DRINKING HOLES IN DUBLIN //
Until I visited Ireland, I had assumed that the stereotype of Irish people drinking Guinness and singing Molly Malone was one that was a terrible generalisation. I'm going to be honest, Dublin didn't do a lot to discourage this.
I joke, I joke.
Seriously though, the Guinness craze is real and if you're looking for somewhere with a fantastic atmosphere and plenty of friendly faces? Dublin is the place to be.
So this is the place you've probably heard all about from people who have visited Dublin. Temple Bar is an area of Dublin full to the brim with drinking holes, from a trendy bar to the rustic, sing-song Irish pubs. The only thing I will say though, drinks in this part of town are - like they are in most touristic cities in the world - ridiculously overpriced.
It's a fab, colourful area to explore however and you're definitely likely to bump into fellow tourists on the way. Not only is a great place to enjoy live Irish music with a pint of Guinness but there are lots of great restaurants to choose from too.
Note: Check out The Jazz Cafe just round the corner from Ha'penny Bridge.
This is somewhere we stumbled upon and just really liked the look of. It's four floors of bars, a restaurant and a world of craft beer. With a drinks menu featuring beer from around the world and a for me, great pint of Erdinger - it's really difficult not to enjoy The Porterhouse pub brewery.
Drinks are reasonably priced in comparison to some other places in the Temple Bar area but I'd say it's worth a visit for it's unique beers and instagram-worthy set up.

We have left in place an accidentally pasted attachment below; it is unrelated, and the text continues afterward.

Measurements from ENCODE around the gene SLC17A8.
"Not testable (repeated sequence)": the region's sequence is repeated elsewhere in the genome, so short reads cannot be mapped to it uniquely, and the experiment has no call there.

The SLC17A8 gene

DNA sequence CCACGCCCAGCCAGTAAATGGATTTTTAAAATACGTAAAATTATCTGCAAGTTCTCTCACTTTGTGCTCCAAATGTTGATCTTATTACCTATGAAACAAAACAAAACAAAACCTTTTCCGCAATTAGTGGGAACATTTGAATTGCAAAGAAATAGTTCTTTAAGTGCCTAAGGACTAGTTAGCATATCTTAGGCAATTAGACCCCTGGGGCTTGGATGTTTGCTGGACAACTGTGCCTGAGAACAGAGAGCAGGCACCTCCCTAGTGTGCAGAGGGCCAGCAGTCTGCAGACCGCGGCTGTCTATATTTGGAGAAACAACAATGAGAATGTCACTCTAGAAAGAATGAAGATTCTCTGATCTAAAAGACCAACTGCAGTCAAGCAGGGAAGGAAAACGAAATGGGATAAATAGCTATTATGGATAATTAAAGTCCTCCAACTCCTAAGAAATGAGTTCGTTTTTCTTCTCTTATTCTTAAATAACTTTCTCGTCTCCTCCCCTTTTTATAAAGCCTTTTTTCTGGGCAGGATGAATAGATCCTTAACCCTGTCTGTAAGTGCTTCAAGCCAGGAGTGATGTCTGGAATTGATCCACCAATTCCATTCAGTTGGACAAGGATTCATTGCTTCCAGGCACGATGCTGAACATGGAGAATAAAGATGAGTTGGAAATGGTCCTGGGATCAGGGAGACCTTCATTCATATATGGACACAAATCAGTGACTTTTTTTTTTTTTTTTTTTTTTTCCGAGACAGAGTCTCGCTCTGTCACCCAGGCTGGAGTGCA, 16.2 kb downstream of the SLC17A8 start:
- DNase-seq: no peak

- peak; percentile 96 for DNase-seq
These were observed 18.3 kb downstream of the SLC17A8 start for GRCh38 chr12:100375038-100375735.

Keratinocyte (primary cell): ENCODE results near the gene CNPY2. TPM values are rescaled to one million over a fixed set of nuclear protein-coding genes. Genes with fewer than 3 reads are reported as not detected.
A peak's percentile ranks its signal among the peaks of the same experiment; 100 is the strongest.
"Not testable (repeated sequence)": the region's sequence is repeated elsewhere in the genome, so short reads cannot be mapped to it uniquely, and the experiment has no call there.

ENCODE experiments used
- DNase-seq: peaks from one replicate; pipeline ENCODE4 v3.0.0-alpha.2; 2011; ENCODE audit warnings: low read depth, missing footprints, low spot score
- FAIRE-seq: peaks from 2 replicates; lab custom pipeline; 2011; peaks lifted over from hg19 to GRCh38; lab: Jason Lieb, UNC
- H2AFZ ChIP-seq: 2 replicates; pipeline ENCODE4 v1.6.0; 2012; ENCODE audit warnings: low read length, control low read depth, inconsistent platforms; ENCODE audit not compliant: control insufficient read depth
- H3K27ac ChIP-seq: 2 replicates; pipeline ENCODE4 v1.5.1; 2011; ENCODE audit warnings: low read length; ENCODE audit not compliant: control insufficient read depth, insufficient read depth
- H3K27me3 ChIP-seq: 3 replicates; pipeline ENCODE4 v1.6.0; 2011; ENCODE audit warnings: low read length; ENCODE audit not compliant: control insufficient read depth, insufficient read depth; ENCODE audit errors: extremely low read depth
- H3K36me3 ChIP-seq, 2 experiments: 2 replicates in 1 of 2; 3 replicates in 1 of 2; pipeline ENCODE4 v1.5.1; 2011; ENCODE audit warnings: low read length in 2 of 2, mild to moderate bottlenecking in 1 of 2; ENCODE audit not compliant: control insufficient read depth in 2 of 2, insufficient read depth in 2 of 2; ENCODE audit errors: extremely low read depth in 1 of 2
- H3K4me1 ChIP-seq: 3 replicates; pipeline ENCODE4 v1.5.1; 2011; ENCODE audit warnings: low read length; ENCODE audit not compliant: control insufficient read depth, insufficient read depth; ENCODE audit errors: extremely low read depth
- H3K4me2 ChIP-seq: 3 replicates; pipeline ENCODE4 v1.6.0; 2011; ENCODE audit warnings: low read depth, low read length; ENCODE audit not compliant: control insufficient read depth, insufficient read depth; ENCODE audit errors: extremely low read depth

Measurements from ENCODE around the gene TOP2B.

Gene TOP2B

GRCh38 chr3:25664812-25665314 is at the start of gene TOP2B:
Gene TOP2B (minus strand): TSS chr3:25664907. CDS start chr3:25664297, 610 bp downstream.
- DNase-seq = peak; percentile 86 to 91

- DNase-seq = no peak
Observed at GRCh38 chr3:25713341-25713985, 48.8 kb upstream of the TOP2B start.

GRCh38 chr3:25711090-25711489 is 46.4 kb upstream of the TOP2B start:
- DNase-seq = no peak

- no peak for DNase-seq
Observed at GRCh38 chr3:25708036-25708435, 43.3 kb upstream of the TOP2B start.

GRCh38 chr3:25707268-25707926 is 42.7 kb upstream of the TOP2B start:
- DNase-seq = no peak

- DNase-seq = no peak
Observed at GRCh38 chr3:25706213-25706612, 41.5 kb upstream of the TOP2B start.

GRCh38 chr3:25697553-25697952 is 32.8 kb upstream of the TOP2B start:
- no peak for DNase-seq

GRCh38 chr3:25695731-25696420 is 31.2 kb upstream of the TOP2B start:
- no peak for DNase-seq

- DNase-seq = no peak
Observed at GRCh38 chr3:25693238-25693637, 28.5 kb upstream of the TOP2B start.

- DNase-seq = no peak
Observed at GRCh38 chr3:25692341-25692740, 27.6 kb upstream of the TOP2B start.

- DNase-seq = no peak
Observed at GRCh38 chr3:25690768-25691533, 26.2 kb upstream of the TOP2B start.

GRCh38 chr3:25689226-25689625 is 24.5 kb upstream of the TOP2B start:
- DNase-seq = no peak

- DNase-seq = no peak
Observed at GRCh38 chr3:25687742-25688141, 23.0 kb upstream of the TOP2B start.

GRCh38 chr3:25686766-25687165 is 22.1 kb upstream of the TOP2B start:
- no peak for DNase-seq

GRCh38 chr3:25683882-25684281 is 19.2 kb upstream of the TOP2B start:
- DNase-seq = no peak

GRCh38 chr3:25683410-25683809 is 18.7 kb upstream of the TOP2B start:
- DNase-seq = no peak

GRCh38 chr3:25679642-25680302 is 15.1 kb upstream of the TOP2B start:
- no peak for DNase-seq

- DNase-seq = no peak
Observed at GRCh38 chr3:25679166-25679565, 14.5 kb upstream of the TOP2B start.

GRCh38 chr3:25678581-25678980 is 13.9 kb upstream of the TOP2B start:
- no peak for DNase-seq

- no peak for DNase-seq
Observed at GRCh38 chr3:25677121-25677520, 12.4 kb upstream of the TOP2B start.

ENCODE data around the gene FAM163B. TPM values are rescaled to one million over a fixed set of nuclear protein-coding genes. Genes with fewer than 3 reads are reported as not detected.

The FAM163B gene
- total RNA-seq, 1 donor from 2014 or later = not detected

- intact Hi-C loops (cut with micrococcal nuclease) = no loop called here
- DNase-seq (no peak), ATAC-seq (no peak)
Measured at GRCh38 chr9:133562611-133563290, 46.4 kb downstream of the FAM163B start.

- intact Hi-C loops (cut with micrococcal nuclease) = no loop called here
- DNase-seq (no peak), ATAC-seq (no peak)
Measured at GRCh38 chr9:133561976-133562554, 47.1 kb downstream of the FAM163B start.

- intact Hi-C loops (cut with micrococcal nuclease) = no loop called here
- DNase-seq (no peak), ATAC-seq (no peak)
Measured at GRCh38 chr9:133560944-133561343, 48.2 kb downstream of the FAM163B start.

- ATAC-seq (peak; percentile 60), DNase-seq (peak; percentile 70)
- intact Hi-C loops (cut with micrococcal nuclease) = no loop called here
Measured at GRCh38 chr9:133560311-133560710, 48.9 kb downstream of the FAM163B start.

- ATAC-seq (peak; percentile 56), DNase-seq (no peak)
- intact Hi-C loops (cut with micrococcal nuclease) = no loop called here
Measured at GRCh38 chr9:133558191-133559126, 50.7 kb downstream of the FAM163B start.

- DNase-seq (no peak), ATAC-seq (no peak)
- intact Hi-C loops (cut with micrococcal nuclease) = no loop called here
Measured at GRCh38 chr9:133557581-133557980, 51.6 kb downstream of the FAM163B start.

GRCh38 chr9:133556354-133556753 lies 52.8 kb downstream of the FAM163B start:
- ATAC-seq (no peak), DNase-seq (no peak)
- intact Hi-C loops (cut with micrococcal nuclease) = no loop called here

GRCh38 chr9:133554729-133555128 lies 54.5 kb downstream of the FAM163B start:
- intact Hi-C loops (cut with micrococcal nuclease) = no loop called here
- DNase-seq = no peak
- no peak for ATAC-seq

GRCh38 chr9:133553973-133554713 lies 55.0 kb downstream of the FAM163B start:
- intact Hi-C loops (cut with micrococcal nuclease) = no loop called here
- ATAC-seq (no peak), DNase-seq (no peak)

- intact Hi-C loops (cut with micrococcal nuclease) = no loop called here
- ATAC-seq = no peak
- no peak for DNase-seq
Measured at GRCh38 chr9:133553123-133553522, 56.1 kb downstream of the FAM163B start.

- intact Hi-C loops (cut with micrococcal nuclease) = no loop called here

John Kavanagh 'Gravediggers' pub
Quick note: always listen to what your local taxi driver has to say. On our drive from the airport, ours insisted we avoid Temple Bar and head further out of the town to a place nicknamed 'the gravediggers' - not creepy at all - for a 'proper' Irish pub experience.
It's in Glasnevin, just a bus ride away from the city centre next door to the cemetery (of course.) It was a pretty quiet night when we visited but it's a vision very different to the typical Irish pub experience you'd expect . With no music at all let alone a live band, it's a pub true to it's Irish core and relies solely on the hum of friendly conversation.
One part of the place hasn't changed much at all since it's opening in - wait for it - 1833. Definitely somewhere to add to your list for a bit of real history and great atmosphere.
Great food, great atmosphere. Simple as that.
This was another gem from our wise taxi driver and was one of our favourite places throughout our trip. We had amazing food, lots to drink (no surprises there) for a really great price and with fantastically jolly service. It's the kind of place you'll make friends in quickly, or at least become involved in a bolshy Ireland/Wales/England debate whilst everyone drinks their Sunday afternoon away. True story.
Note: Not to be confused with 'The Bank' around the corner: a place which resembled a Wetherspoons downstairs and the snobbiest of restaurants upstairs with not the greatest welcome. Don't go in there.
Yes, this is a tourist's dream but really, if you're visiting Dublin for the first time it's well worth the visit. Probably at the beginning of your trip because then you may find yourself drinking Guinness for the rest of your stay.
You learn about the history of the drink, how it's made, blah blah blah but then YOU CAN DRINK IT. You have a choice of pouring your own or visiting the sky lounge bar at the top (opt to pour your own because A. It's fun and B. You can take it upstairs anyway afterwards). The 'Gravity' bar sits atop of the seven storey building with a super 360 degrees view of the city.
Guaranteed you'll want to stay here for a while!
Hope this helps if you're planning a visit to Dublin in the future, remember to pack your trousers with the elasticated waistband and leave your dignity at home.